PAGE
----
Llawaden castle does not have a clear history.  Its position on the frontier between the Welsh and the Flemings might suggest it dates to early in the reign of Henry I when he moved many homeless Flemings to Dyfed.  Alternatively it is claimed as the castle of Bishop Bernard of St Davids (1115-48).  The castle was operational in 1174/5 when Giraldus Cambrensis excommunicated Sheriff William Karquit of Pembroke in his own castle of Pembroke for taking the oxen of Pembroke priory.  The next day the sheriff came to Bishop David Fitz Gerald's castle of Llawhaden (Lanwadein) to be absolved after being beaten by rods.  This suggests that Giraldus was residing there at the time and that this was already a clerical castle - Gerald's uncle was bishop of St Davids at the time.  In 1188 Giraldus passed the castle again on his great trek around Wales. 

Early in 1192 Prince Rhys ap Gruffydd (d.1197) of Deheubarth ‘captured Llawhaden castle by force'.  He then gave the castle to his son, Hywel Saes (d.1204), who obviously fortified it, for the next year the Flemings and Normans of Pembroke, ‘attacked the castle of Llawhaden which was within Hywel's power, but they could not take it and so returned home in disgrace' although they did kill Tewdwr ap Pret, a reputed son of Rhys ap Gruffydd, in the town.  After this the Welsh Annales state:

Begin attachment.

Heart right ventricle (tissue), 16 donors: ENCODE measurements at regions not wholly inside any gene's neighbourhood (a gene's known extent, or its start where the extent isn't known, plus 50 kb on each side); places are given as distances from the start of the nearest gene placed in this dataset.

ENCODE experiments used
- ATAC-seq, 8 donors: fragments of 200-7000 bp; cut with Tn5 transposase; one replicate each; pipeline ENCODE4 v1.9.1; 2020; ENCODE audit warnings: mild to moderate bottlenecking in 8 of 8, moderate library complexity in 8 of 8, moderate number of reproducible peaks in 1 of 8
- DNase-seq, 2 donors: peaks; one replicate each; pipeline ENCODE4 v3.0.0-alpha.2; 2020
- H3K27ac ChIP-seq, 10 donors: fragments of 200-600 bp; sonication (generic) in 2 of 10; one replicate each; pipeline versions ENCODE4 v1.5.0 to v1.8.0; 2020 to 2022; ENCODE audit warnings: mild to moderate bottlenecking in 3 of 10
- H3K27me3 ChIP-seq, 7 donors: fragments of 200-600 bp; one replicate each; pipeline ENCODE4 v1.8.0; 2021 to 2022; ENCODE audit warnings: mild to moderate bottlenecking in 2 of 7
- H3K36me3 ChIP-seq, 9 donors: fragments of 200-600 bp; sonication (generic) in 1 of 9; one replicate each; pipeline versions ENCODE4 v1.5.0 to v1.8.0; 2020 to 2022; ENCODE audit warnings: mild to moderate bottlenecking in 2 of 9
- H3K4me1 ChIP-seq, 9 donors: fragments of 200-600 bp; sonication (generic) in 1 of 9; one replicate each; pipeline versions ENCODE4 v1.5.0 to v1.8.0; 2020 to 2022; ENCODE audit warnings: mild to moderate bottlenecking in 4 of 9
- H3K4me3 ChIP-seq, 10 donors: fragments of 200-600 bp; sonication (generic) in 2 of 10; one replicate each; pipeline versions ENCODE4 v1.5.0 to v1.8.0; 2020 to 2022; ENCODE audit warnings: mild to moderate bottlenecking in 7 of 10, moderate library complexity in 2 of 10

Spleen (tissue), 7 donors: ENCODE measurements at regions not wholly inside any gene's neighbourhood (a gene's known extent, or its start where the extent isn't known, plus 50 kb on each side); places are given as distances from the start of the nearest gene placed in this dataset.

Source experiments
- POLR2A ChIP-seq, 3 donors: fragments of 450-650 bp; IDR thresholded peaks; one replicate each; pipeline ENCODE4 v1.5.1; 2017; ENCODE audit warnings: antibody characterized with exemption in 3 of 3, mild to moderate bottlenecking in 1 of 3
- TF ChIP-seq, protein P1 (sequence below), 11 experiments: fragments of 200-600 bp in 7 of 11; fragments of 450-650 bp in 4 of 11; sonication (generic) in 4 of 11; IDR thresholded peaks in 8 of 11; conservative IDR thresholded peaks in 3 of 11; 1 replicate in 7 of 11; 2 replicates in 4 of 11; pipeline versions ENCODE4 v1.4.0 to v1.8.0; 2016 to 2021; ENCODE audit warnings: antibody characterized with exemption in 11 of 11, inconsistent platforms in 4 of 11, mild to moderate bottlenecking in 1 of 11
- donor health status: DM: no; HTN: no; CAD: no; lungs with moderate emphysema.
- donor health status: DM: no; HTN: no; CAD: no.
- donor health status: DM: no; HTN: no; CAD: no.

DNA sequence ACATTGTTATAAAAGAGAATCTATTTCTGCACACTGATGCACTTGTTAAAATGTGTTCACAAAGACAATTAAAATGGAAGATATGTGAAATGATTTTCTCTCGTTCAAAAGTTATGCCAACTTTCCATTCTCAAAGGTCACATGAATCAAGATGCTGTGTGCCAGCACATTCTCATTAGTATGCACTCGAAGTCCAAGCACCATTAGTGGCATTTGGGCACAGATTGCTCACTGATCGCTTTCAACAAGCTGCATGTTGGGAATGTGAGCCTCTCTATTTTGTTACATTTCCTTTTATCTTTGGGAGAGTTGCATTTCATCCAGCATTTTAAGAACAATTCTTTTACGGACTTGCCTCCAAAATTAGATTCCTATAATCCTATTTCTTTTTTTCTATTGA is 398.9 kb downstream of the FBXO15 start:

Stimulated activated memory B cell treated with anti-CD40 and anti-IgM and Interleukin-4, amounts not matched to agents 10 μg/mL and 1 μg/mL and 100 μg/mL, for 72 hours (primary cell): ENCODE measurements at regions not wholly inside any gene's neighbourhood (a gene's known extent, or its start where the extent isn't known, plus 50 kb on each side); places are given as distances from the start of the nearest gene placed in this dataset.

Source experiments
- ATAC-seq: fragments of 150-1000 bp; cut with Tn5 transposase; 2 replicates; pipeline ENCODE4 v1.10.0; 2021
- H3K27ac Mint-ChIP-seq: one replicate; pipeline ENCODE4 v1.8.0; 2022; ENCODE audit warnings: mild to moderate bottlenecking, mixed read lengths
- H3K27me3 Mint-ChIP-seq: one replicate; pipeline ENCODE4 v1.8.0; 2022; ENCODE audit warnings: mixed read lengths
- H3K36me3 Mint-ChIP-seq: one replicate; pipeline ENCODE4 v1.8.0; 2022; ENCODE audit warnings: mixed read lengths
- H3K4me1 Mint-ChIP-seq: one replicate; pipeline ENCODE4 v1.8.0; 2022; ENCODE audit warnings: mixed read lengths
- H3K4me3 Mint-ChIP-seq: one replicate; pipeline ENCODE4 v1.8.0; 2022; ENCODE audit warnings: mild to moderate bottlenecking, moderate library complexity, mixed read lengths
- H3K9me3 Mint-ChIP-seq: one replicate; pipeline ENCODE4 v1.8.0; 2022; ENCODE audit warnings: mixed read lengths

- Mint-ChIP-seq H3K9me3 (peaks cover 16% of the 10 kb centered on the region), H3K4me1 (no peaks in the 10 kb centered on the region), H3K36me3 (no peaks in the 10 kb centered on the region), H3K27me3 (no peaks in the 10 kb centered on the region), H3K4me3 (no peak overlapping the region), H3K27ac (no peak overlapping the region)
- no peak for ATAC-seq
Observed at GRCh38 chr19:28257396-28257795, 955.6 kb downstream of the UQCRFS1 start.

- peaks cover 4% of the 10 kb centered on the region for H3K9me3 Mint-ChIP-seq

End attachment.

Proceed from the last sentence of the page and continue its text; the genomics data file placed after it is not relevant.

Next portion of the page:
The same Hywel and Maelgwn ap Rhys (d.1230) destroyed Llawhaden castle; because they had heard that the Flemings and the French of Pembroke were coming with a huge and well equipped body of men; with their approach the Welsh were struck dumb with amazement and soon divided themselves into three parts.  One of these parts entered the half ruined town, the second truly approached the church, not to make prayers, but rather to beg for refuge, the third rather than having confidence in either the church or the town, made for the protection of the woods where they were attacked by the French in the manner of wolves.  Nearly sixty of these Welshmen were killed by the sword near Rutuant.

Another chronicle states:

Hywel Saes took Wiston (Gwis) castle by cunning.  The same Hywel feeling that this citadel was by no means safe unless he dispersed some of those who held their lands of it, consulted with his brother, that is Maelgwn, and they united their armies and destroyed Llawhaden (Lanhuwadein) castle.  When the Flemings discovered this they assembled that day to restore the castle; at this unexpected attack the men of the aforementioned brothers turned in flight with not a little slaughter.  But after only a little while the Welsh grouped in one body at the said castle and decided to level it to the ground.

With this the history of the castle fades into obscurity.  It is uncertain when the castle was rebuilt, but it was possibly not until Llywelyn ab Iorwerth's forces had been driven from the district after his death in April 1240.  Indeed, it may have been that the district remained under Welsh control for another 20 years, for on 9 August 1259 ‘many Welshmen were killed at Llawhaden (Lanhuadeyn/Lawaden).  It was therefore possibly only after Llywelyn ap Gruffydd's forces had been decisively driven from South Wales in 1276/77 that Llawhaden castle was rebuilt.  Certainly Bishop Thomas Bek (1280-93) created the borough of Llawhaden, building a hospital there in 1287.  So it is possible that the castle lay derelict for almost 90 years.  However, the euphemism used by the medieval chronicles of ‘levelling a castle to the ground', often meant no more than firing the wooden parts and leaving the bulk of the masonry standing.